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DREAMers and LGBT Community Both Saw Defeats in the Last Week -- Will They Finally See that They're Fighting the Same Struggle?

Many in the LGBT community bristle at any comparison with the struggles of undocumented people. But all of the rights the DREAMers are demanding, gays already have.
 
 
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The U.S. Senate failed to repeal Don’t Ask Don’t Tell. And it put the DREAM Act, which would give undocumented young people a chance at legalization, on hold. If there is a silver lining to be drawn from these twin failures, it is this: the Senate was even-handed in its tight-fistedness. It didn’t give undocumented students what it refused its gay soldiers. Rights. And in its failure, perhaps it unwittingly showed both groups that they are still in the same boat.

One group can reassure itself that at least they are not “illegal.” The other can take comfort in the fact that they are at least “normal.” But in the eyes of at least 40 senators of the United States Senate they are both pariahs.

This is not the first time this has happened this year. A few months ago, Judge Vaughn Walker in California and Judge Bolton in Arizona, ruled within days of each other -- the former affirming the rights of same-sex couples and the latter protecting the rights of immigrants. At that time it had felt that perhaps in the midst of the celebrations both groups of activists would find common cause in shared joy. Now, both laws have wound their way to higher courts, both issues still strangely tied at the hip, reticent about acknowledging each other, yet dogging each other’s steps.

Perhaps some lessons are learned better in defeat. The debate in the Senate hammers one point home -- times might change, even majorities might change their minds but the rights of minorities in this country never came easy.

It is not an easy lesson to swallow. When you come tantalizingly close to success, when you teeter on the brink of a filibuster, it is easy to turn on your own. LGBT leaders did this to their own community with the Employee Non-Discrimination Act (ENDA). Worried it would not pass if it included transgender rights, its sponsors dropped transgender from its provisions and pushed it through the House in 2007. It still died in the Senate anyway.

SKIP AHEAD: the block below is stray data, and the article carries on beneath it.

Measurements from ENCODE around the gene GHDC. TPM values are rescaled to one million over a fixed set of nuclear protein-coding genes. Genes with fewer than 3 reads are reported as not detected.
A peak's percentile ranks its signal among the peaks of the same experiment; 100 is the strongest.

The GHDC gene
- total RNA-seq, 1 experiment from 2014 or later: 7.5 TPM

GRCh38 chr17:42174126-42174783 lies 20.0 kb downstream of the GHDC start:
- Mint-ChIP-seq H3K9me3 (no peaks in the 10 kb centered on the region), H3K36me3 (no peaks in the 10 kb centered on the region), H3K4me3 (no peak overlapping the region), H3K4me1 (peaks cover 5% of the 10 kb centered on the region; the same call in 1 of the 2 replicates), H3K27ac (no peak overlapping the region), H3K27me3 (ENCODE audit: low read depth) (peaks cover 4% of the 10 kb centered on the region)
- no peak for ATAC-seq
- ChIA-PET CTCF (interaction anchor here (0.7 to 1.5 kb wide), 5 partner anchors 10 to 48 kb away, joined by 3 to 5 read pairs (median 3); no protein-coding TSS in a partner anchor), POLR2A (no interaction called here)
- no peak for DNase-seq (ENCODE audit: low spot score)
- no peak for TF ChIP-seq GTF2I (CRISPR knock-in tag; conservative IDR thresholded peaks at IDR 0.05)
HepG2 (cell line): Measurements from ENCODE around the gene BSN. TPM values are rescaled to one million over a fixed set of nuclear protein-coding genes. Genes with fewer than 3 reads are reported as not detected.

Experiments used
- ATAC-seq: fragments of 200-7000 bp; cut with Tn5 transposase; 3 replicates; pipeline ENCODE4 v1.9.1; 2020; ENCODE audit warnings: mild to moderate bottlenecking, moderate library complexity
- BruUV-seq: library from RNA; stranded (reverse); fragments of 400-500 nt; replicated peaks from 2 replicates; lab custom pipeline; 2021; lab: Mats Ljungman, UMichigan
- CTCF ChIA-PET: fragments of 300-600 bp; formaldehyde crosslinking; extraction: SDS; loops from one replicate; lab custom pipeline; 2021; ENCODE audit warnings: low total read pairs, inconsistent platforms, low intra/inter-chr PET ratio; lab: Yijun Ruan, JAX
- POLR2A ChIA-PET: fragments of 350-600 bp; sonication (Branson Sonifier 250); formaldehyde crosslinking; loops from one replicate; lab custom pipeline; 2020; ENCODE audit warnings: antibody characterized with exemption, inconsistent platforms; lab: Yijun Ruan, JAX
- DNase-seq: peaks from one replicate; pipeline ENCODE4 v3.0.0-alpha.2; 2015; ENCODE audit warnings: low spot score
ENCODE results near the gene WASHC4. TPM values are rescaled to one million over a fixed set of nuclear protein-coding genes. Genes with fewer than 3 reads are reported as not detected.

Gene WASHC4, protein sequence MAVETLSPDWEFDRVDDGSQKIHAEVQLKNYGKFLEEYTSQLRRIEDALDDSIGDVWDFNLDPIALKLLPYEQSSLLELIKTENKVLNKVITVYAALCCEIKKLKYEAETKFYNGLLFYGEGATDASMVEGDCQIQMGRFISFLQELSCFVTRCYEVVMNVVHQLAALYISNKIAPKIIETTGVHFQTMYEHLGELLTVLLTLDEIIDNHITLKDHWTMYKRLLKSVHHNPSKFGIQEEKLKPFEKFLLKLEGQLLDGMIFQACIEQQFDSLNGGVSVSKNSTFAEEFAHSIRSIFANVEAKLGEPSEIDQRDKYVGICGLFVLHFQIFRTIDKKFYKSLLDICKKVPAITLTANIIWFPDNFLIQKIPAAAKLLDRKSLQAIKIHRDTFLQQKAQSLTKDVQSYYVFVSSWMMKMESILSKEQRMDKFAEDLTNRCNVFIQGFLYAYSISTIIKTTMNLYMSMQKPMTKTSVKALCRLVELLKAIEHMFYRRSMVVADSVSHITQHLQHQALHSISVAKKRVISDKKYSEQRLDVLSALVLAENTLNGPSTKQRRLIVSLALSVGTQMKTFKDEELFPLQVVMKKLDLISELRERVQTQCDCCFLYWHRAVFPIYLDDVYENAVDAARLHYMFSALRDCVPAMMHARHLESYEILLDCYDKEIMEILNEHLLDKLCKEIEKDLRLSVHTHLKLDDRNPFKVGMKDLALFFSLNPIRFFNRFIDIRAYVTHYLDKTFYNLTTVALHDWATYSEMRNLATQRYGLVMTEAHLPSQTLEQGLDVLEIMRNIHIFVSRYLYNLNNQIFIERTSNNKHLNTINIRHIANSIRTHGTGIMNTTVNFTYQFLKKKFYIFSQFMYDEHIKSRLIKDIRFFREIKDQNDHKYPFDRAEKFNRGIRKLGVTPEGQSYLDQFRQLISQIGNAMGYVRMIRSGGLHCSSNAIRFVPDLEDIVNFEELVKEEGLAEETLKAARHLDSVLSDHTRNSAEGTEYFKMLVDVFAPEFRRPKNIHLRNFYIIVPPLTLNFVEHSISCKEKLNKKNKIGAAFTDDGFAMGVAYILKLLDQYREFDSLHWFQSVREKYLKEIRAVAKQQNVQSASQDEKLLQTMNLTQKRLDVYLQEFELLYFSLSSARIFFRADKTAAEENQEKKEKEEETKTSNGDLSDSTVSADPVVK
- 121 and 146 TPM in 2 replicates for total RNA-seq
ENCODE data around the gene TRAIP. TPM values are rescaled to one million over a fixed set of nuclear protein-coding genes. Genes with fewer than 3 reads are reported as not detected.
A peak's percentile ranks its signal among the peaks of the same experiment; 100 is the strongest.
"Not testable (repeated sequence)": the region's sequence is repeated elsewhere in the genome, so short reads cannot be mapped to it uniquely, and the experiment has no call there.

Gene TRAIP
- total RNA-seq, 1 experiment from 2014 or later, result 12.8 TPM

Immigrant right advocates, hungry for any kind of half-loaf, have given in to ever harsher enforcement measures. Family reunification too bothersome? Let’s drop it from Comprehensive Immigration Reform. Would young men and women legalized through the DREAM Act cost too much? Let’s exclude them from federal benefits, from the health insurance exchanges. Now Sen. Kay Bailey Hutchison (R- Texas) says she cannot support the DREAM Act because it would allow those students to petition for family members 13 years later. But enough senators still didn’t believe in the DREAM Act, forcing Harry Reid, the majority leader from Nevada, to backpedal and try and buy some more time. What the giveaways do achieve is change the starting point for the next round. Next time around, activists might be forced to start from a shrunken DREAM.

There is suspicion on both sides. Gays fear that when (and if) comprehensive immigration reform again re-surfaces, the first bargaining chip to be given away to win the support of conservatives will be the rights of gay and lesbian partners of American citizens. Kenneth Blackwell, once the Republican candidate for governor of Ohio, made that clear. Blackwell is part of an evangelical group pushing for immigration reform. But if same-sex couples are included in any bill, Blackwell said, “that would be a deal-breaker.”

The DREAM vote didn’t happen. The vote on the repeal of DADT did. But they are sister votes, the ghost of the one that didn’t happen haunting the other. There but for the grace of a Senate maneuver go I.

 
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